What’s the political fall-out from the flooding?

What’s the political fall-out from the flooding?

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    How are Gord and Dave doing as the crisis continues?

As was seen in the US in 2005 the way that governments respond to natural disasters such as flooding can have a significant and lasting political impact. The manner of the Bush administration’s response Hurricane Katrina was cited by many as a major reason why the Republicans did so badly in the US mid-term elections last November.

Clearly what we have had in the UK in the past few weeks is not on that scale but there’s a similar expectation that governments should be there to help when things like this happen and inevitably it’s going to be hard to satisfy everybody.

Already recent events have brought into focus the levels of spending on flood defences and an issue is now coming to the fore about the numbers of new homes that have been built in areas more susceptible to problems. This is likely to develop this week.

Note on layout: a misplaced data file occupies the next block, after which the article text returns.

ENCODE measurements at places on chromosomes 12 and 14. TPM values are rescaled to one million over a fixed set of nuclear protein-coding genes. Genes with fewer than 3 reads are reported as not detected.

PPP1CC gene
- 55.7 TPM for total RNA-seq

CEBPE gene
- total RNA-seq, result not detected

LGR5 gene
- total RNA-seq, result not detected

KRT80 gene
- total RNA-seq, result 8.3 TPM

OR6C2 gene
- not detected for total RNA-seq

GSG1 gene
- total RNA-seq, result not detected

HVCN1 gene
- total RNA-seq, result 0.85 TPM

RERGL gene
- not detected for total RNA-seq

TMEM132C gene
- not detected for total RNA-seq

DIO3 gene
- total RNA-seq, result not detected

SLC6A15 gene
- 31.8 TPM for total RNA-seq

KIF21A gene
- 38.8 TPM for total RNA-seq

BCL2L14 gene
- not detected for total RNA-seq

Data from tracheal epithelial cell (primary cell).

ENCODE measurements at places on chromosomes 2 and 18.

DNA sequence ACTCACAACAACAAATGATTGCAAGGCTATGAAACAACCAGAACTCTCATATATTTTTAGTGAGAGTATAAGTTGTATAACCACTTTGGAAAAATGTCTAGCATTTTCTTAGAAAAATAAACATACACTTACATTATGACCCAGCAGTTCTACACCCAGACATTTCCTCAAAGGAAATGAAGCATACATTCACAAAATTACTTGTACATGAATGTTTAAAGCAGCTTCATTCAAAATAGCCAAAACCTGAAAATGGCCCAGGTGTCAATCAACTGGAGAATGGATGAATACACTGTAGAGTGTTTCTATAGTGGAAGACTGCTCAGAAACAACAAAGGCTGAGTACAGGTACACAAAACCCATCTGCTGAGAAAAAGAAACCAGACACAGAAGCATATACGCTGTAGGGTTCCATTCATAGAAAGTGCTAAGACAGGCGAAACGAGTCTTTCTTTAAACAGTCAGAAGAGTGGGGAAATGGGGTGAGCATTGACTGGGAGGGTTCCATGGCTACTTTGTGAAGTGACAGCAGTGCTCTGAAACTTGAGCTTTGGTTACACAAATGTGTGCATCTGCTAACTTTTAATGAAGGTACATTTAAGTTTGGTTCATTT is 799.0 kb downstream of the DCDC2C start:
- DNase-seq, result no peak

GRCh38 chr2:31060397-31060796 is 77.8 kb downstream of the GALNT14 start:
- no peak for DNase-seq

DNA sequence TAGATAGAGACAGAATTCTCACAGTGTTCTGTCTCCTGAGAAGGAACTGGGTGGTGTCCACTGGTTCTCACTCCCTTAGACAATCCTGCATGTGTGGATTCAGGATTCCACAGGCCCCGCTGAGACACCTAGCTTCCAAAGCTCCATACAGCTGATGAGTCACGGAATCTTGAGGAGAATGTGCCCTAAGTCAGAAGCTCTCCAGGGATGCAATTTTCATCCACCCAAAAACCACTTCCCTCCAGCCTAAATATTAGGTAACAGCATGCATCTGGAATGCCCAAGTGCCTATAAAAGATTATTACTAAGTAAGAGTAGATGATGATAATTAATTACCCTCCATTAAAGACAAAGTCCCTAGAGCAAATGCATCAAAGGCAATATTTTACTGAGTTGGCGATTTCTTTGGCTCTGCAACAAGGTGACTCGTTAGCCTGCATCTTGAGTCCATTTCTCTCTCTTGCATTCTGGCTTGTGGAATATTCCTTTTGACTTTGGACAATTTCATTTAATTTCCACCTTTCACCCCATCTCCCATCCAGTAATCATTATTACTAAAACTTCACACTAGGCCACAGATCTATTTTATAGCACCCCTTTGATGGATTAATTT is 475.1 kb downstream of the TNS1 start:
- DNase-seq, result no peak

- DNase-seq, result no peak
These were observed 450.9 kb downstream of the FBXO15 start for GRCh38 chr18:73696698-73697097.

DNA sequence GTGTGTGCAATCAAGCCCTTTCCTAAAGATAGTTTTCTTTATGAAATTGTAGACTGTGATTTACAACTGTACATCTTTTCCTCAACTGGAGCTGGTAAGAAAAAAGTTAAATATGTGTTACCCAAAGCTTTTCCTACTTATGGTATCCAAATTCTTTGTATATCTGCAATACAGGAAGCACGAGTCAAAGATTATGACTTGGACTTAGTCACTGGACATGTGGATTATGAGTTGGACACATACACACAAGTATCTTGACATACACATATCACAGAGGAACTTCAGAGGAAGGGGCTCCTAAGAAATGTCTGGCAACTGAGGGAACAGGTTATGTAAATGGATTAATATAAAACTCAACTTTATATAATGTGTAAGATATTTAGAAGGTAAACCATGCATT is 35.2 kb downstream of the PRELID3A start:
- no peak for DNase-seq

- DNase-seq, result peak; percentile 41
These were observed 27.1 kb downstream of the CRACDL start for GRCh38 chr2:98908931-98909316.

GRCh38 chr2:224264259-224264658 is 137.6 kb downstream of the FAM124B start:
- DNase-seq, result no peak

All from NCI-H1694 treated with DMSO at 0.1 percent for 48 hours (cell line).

Gordon Brown has visited some of the earlier areas to be affected and is to make new visits today. How will this go down?

    For David Cameron the rising waters in his own constituency in Oxfordshire gave him lots of coverage yesterday easing some of the pressure that was being created following last week’s by elections. But is today’s trip to Rwanda to focus on global poverty a wise move when there are so many problems at home?

Looking at the list of target seats on UK Polling Report there do not seem to be many LAB-CON marginals in the affected areas. Even if there were there’s always the blame game that can go on between central and local government.

We might get some sense of the political impact in two key polls where the fieldwork started on Friday and finished yesterday. These are the regular ICM survey for the Guardian and the Communicate Research poll for the Independent which should appear in the next few days.

Mike Smithson

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